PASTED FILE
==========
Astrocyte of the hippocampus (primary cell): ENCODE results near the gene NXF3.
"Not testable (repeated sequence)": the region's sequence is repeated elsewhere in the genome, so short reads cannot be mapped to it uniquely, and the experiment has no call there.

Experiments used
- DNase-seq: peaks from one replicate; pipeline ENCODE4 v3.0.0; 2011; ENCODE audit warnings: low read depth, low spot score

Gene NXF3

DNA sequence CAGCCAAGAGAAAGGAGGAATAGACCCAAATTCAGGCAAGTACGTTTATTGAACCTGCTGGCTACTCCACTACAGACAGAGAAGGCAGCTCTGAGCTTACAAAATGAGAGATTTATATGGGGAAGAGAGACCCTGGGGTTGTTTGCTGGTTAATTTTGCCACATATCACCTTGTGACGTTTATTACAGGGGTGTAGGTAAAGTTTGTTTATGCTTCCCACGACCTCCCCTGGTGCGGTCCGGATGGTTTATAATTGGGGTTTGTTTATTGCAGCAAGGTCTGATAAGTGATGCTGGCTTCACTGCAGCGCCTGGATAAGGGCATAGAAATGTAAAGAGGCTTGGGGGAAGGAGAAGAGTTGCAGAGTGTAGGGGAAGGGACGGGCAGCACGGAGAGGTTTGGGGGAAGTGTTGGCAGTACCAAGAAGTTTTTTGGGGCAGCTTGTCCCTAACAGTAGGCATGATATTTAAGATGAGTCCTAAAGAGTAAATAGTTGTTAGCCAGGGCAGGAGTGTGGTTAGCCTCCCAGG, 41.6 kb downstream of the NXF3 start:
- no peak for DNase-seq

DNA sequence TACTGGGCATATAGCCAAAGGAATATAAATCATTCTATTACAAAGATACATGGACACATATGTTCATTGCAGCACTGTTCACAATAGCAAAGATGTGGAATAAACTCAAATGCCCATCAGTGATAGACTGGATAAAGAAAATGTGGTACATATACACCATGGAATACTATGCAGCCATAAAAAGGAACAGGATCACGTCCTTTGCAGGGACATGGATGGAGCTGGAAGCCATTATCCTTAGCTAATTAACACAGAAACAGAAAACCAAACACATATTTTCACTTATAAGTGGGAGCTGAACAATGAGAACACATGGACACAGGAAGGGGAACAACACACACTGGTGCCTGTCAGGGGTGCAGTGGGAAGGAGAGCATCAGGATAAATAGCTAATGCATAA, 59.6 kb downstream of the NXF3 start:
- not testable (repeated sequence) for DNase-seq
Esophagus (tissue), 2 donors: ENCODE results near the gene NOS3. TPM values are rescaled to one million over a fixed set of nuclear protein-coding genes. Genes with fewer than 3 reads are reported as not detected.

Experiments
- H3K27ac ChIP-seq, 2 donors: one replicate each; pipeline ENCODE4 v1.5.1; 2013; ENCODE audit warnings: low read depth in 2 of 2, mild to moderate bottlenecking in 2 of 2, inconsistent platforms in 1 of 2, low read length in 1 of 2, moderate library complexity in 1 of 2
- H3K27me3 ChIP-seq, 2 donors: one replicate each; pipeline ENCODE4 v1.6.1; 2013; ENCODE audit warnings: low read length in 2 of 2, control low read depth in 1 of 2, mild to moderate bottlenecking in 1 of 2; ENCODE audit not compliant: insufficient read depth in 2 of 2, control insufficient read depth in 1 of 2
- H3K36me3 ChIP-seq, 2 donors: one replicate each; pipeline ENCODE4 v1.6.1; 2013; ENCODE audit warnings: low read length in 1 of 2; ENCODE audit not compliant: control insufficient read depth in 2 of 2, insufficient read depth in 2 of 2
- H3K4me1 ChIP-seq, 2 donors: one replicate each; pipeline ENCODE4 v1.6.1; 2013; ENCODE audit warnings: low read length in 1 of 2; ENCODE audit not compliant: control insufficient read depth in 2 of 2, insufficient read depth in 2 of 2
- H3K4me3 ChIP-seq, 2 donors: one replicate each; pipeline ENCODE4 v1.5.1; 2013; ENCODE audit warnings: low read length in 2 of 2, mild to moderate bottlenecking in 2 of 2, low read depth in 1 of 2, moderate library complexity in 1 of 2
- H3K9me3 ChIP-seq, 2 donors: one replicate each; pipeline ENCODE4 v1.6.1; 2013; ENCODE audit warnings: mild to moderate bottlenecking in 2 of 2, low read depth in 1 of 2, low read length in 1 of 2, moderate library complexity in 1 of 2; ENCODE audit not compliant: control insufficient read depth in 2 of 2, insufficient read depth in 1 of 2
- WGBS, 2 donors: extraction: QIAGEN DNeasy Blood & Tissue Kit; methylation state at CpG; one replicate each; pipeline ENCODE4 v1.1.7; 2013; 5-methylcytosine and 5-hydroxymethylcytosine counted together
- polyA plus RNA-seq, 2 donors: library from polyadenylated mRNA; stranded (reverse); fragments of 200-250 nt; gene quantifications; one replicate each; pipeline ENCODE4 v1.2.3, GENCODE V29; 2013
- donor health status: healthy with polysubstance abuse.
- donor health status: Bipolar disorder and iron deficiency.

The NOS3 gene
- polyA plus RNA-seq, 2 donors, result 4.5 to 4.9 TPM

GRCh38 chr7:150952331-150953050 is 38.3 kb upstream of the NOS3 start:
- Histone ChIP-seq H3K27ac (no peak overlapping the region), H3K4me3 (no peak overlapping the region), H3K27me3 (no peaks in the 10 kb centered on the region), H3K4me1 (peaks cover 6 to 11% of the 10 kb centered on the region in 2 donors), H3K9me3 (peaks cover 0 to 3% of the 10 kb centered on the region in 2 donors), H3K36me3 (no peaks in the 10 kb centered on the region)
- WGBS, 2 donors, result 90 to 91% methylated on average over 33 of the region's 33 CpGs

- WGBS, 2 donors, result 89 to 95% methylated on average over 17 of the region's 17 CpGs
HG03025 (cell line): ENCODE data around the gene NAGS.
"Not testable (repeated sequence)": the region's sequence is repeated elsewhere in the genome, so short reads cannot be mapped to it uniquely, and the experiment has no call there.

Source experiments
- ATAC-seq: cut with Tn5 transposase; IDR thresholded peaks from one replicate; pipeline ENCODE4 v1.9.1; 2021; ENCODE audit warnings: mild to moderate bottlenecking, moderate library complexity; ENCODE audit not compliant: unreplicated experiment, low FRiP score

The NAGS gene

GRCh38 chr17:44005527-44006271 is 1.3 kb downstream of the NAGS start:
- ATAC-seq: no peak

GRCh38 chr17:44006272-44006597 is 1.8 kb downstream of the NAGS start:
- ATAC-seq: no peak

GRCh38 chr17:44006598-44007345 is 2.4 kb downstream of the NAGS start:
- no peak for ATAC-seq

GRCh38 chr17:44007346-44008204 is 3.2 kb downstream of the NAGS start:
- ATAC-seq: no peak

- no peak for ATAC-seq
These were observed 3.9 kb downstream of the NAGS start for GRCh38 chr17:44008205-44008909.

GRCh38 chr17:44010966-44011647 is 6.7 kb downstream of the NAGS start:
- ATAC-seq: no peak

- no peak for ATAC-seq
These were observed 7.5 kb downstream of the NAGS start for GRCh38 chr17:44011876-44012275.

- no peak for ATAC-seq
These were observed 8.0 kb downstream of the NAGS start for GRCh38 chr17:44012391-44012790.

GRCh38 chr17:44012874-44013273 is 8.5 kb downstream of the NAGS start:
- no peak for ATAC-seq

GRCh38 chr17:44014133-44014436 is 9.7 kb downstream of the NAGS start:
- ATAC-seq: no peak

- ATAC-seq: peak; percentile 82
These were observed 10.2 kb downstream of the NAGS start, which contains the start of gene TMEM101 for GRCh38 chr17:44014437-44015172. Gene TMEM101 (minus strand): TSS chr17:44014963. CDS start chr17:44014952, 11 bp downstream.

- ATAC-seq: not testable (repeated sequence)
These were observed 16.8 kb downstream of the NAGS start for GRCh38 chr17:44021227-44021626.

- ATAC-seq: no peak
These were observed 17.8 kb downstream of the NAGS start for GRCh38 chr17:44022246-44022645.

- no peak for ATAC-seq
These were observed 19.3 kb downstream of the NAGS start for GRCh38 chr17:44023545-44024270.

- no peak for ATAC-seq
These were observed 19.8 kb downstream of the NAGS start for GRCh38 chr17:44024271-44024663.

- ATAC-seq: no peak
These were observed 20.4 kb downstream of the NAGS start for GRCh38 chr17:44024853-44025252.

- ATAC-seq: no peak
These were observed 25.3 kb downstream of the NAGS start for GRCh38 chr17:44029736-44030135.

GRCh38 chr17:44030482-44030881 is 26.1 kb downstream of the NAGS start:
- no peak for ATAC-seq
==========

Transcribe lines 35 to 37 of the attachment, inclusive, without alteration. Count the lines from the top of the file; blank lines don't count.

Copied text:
GRCh38 chr17:44006272-44006597 is 1.8 kb downstream of the NAGS start:
- ATAC-seq: no peak

GRCh38 chr17:44006598-44007345 is 2.4 kb downstream of the NAGS start: